Once this customer is in your store, take a more passive approach to selling. Acknowledge that they have done their research and look for a way to make them feel important and cared for. They are most interested in the overall value of the product and the experience as a whole, not just the price.
Don’t give too much advice, and NEVER suggest an alternative option. This might stress them out and lead them to not make the purchase. Often, they simply seek confirmation that their hunch was the right one.
This type of shopper is great to have around! They’re friendly and interested in your store, even if they may talk a little bit too much. As a retail business owner, you might have to listen to a few boring stories, but there are worse things you could be forced to deal with.
How to Deal: If you have time, listen. Work on being an active listener – you never want them to know they’re boring you. Offer them signs of affirmation and show them you care.
If you don’t have time, or notice other customers are waiting for your attention, find a way to politely diffuse the situation and move on. It’s ok to even remind them that there are other customers waiting. It’s easy for people to tell if you’re reaching for a made up excuse. Honesty is always the best policy.
Similar to the decisive type, the sure buyer actually already has their mind made up. They are on a mission to be in and out of your store in record time. And to be fair, most of us pretty busy! It’s important that your customers know coming to your store doesn’t always have to take a large chunk of time if they don’t have it.
How to Deal: Stay out of their way as much as possible. If they have brief questions, offer short, straightforward answers. Don’t bother trying to sell anything else to them.
You can also change your checkout system. It might be smart to get a few backup registers, particularly point of sale tablets that are compatible with your POS system. Make sure all your staff is trained on your system so that anyone can help out if there is a long line.
Offering online purchases but in-store pickup is another great way to appease these rushed shoppers. This also keeps lines shorter for all of your other shoppers, who will appreciate it even if they aren’t in a rush. Maintaining a fast retail checkout is of the utmost importance during the holiday season.
Let’s face it, this is the only type of customer that can be truly difficult. But they exist. Valid complaints are easy to deal with: you just take care of the problem in whatever you see fit, and the customer is satisfied. But there will be the irrational shopper who is looking for reasons to be upset.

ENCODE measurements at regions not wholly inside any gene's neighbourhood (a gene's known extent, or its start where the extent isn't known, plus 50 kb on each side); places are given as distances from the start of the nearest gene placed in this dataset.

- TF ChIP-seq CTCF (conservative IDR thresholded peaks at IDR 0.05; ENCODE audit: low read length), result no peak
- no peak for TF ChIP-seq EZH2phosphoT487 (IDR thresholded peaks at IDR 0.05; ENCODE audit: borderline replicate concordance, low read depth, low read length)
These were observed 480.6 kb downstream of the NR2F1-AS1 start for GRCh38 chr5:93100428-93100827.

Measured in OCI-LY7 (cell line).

How to Deal: It’s important to be understanding, listen well, and stay calm. Try your best not to show any emotion at all, as hard as that might be. Ask them what they think would be a fair solution. Offer the best solution you see fit. Don’t feel obligated to go above and beyond. This type of consumer is often looking to force deals, or even trying to steal from you.
Your regulars brighten every day. They are what makes your retail store successful. Find ways to spoil them and show how much you appreciate their business and loyalty.
How to Deal: Offering a generous loyalty program is a great way to start. It incentivizes frequent returns. Host invite-only store events. This is easy for wine and bookstores, bakeries and coffee shops, or even boutique retailers.
Even giving away small items or discounts can be worth it. Gifts are a great way of making your regulars feel special without taking away a portion of a sale that would have been made anyway. And using this policy toward new customers, too, can make new regulars for your store.
The Different Types Customer in Retail in Your Store
So what does your store attract the most of? Do you have a large regular base or are you more of a quick, in and out destination. For different retail niches, one of these types might be more common. It’s important to identify which you’re most likely to see, and how you might increase sales by appealing to them in a better way. It might mean a different avenue for your marketing, more staff training, or a redesign of your store. Either way, it’s always important to stay active in improving your store in every way possible. For more retail advice, subscribe to the blog! And for a great point of sale solution, tap the button below to find out more about KORONA.